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Thomas Andrews: Seven facts about the Irishman who designed the Titanic and went down with his ship

Irish shipbuilder Thomas Andrews, 1873-1912. Picture: Wikipedia Commons
Irish shipbuilder Thomas Andrews, 1873-1912 (Picture: Wikipedia Commons)

THOMAS Andrews, the Irish architect who became the principal designer for the infamous RMS Titanic, was born on February 7, 1873.

Andrews, or ‘Tommie’ as he was known, was born in Co. Down and went on to have a successful career in naval architecture before he died on his ship’s ill-fated last voyage.

Here are seven facts about the Irishman who designed the Titanic:

1. He came from a famous family

Thomas Andrews was born at Ardara House, Co. Down on February 7, 1873 to Eliza Pirrie and Thomas Andrews Sr – a member of the Privy Council of Ireland.

His younger brother James became the Lord Chief Justice of Northern Ireland, while his elder brother John went on to become only the country’s second Prime Minister in its history.

After leaving school aged 16, Thomas became an apprentice under his uncle, the Viscount Pirrie – a famed Irish shipbuilder and businessman.

2. He was well liked by working-class Irish dockworkers

The Andrews family in 1895. Picture: Wiki Commons
The Andrews family in 1895 (Picture: Wiki Commons)

Andrews rose through the ranks of his uncle’s company Harland and Wolff and became managing director at the age of just 28.

He had become a popular figure in the company amongst the shipyard’s employees and was praised for his hardworking nature and unique designs.

In 1907 the White Star Line decided to create a class of luxury superliners, and Harland and Wolff were chosen to make them.

3. Titanic wasn’t his first ship

In the late 1890s Andrews headed the repair department, and he was subsequently involved in the construction of numerous vessels, including RMS Oceanic and RMS Baltic.

The Baltic and the Oceanic were both at separate times the largest ships in the world, while Andrews also designed Titanic’s sister ship, RMS Olympic.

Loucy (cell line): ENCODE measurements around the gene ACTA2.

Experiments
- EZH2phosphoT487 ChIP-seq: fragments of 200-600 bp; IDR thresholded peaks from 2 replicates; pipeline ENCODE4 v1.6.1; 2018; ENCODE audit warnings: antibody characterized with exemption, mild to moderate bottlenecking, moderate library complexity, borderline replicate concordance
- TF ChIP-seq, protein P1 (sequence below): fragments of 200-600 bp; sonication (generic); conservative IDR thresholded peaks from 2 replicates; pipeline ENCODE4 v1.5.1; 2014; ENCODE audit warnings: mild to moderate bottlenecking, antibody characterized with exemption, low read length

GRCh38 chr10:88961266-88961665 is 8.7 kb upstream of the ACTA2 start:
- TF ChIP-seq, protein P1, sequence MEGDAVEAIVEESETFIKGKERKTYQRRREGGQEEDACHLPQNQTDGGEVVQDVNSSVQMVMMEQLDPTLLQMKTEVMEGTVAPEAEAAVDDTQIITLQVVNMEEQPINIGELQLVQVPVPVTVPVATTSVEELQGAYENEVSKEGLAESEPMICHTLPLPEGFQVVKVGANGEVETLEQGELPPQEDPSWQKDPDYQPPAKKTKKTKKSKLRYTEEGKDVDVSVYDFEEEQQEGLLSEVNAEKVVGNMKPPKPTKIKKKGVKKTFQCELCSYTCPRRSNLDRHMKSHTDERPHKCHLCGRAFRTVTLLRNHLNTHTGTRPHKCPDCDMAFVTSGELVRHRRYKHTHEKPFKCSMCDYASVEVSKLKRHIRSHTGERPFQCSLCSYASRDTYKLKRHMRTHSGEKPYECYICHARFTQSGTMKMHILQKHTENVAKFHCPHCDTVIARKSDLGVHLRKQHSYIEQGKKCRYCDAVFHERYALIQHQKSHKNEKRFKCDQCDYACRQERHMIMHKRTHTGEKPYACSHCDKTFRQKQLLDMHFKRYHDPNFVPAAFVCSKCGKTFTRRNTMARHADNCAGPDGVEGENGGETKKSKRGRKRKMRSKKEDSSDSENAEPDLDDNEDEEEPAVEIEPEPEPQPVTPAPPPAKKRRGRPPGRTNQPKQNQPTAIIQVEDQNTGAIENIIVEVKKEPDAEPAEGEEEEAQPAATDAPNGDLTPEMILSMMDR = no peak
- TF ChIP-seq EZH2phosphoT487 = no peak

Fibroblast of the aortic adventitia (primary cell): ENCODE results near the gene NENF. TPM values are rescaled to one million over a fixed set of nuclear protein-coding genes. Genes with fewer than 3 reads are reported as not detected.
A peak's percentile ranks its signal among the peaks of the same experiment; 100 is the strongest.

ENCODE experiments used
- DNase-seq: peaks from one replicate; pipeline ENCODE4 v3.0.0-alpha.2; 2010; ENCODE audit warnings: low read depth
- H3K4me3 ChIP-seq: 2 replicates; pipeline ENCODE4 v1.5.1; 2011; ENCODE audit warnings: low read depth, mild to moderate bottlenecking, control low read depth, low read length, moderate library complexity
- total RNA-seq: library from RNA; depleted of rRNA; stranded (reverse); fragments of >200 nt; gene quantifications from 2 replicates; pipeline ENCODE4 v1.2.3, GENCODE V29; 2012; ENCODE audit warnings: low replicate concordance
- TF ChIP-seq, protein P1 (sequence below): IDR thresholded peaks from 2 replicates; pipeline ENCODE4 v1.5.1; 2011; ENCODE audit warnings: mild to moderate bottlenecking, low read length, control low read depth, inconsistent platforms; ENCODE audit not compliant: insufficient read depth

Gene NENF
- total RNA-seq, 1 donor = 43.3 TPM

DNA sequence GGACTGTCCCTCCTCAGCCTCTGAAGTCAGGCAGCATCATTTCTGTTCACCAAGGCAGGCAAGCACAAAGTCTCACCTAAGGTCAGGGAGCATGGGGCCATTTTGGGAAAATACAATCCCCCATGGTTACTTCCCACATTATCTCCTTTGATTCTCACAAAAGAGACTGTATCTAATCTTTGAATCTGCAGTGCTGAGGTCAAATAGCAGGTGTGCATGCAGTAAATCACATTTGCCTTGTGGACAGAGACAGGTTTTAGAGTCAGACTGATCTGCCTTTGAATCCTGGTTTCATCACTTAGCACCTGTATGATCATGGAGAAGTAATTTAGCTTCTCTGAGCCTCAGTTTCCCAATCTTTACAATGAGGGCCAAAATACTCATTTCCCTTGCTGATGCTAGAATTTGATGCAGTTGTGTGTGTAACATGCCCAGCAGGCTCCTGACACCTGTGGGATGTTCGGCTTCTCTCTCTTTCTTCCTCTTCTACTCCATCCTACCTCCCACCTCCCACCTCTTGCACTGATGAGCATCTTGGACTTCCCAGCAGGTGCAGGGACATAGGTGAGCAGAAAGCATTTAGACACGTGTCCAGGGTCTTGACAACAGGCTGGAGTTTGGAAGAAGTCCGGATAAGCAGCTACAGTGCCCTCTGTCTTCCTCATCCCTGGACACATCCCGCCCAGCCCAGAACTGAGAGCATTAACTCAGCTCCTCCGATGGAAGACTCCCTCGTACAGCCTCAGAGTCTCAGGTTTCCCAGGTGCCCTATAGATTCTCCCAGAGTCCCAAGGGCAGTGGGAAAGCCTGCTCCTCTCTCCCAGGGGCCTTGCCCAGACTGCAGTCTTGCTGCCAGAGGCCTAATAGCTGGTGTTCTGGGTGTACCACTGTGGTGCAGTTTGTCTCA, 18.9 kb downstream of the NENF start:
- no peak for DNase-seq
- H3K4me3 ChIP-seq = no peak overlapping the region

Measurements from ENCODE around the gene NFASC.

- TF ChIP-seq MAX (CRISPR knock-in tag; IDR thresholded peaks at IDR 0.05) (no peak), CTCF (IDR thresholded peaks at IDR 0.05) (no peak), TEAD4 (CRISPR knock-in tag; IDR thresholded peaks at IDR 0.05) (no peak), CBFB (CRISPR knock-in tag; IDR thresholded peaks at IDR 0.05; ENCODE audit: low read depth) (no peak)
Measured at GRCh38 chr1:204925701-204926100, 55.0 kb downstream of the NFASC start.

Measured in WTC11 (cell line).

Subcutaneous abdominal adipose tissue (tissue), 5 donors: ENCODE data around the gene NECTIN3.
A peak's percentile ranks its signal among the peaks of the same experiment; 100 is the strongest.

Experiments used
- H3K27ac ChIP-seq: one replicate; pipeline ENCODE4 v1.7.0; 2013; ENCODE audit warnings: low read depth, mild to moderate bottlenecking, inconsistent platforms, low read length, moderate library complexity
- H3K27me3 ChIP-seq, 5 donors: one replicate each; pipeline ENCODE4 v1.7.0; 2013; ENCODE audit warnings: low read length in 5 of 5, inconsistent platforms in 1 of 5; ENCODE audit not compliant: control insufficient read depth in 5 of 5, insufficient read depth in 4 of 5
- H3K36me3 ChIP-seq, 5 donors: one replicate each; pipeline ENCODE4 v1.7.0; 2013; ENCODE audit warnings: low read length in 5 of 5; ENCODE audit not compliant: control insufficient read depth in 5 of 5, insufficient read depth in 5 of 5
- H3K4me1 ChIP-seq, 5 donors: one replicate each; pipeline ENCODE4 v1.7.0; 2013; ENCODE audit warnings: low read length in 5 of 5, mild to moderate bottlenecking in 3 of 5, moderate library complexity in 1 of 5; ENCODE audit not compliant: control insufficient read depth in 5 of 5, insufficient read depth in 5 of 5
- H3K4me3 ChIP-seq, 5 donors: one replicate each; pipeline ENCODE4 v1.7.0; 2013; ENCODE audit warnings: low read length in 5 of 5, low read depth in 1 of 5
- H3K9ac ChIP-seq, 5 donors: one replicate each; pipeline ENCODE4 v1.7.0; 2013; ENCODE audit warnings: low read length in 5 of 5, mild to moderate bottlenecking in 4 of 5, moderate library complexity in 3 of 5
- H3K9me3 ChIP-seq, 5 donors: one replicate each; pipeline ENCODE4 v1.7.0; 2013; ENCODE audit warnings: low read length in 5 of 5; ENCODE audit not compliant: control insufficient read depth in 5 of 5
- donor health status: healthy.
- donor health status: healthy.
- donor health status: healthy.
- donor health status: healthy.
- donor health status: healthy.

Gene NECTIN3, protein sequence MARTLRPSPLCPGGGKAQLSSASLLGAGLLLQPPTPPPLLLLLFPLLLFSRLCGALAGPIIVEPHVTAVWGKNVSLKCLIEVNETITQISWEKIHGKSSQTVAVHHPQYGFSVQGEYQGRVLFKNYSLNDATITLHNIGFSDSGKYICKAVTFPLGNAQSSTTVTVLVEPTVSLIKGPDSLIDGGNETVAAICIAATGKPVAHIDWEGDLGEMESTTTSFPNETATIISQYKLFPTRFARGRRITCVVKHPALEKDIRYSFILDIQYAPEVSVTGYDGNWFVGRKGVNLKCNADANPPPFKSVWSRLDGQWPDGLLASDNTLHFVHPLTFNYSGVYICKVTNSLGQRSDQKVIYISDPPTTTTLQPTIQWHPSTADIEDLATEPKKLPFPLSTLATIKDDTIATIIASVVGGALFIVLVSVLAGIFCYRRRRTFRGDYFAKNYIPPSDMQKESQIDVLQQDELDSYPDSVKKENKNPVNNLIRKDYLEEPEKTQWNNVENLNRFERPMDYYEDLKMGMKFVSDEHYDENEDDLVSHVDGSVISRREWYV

A young Andrews was already building an impressive repertoire.

4. He refused to miss Titanic’s maiden voyage

Titanic on trials in Belfast Lough. Picture: Topical Press Agency/Getty
Titanic on trials in Belfast Lough (Picture: Topical Press Agency/Getty)

Andrews made a point of sailing with a team of mechanics on the maiden voyages of the Adriatic, Oceanic and Olympic, and RMS Titanic would be no different.

The 38-year-old executive left his wife and daughter in Belfast to sail on the liner’s maiden voyage to Southampton and then on to America.

At sea, Andrews spent most of Titanic’s voyage making notes on things to improve about the ship. When it struck an iceberg on the night of April 14, 1912, Andrews was in his cabin poring over the ship’s blueprints.

5. He knew instantly that the ship would sink

In the 1997 blockbuster Titanic, Andrews, played by Victor Garber, is the first to declare that the ship will sink after its collision – and reality was little different.

Andrews barely noticed the collision from his cabin and was unaware of any problem until Captain Edward J. Smith sent a message requesting his immediate presence on the bridge.

After comparing blueprints of the ship with the damage done by the iceberg, Andrews predicted immediately that the ship would sink in less than two hours. He was right.

6. He saved hundreds of lives

Andrews went from cabin to cabin getting women and children to lifeboats. Picture: Wiki Commons
Andrews went from cabin to cabin getting women and children to lifeboats (Picture: Wiki Commons)

Andrews’ prediction of the Titanic’s fate undoubtedly saved an unknown number of lives as passengers were able to board lifeboats early.

He immediately went from cabin to cabin, urging women and children to get aboard lifeboats, knowing full well there were not enough to accommodate all of them.

He was last seen in the first-class smoking room staring at a naval panting, Plymouth Harbour, his life jacket lying on a nearby table.

7. He left a profound legacy

Newspaper accounts of the disaster labelled Andrews a hero. Mary Sloan, whom Andrews helped enter a lifeboat, later wrote in a letter: “Mr Andrews gave up his life to save the women and children of the Titanic. He is a true hero.”

A short biography was produced within a year at the request of Sir Horace Plunkett, a member of Parliament, who felt that Andrews’ life was worthy of being memorialised.

Today, the SS Nomadic, which Andrews designed, survives on display in Belfast in his honour.

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Aidan Lonergan
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Aidan Lonergan is a Digital Reporter with The Irish Post. You can follow him on Twitter @ajlonergan

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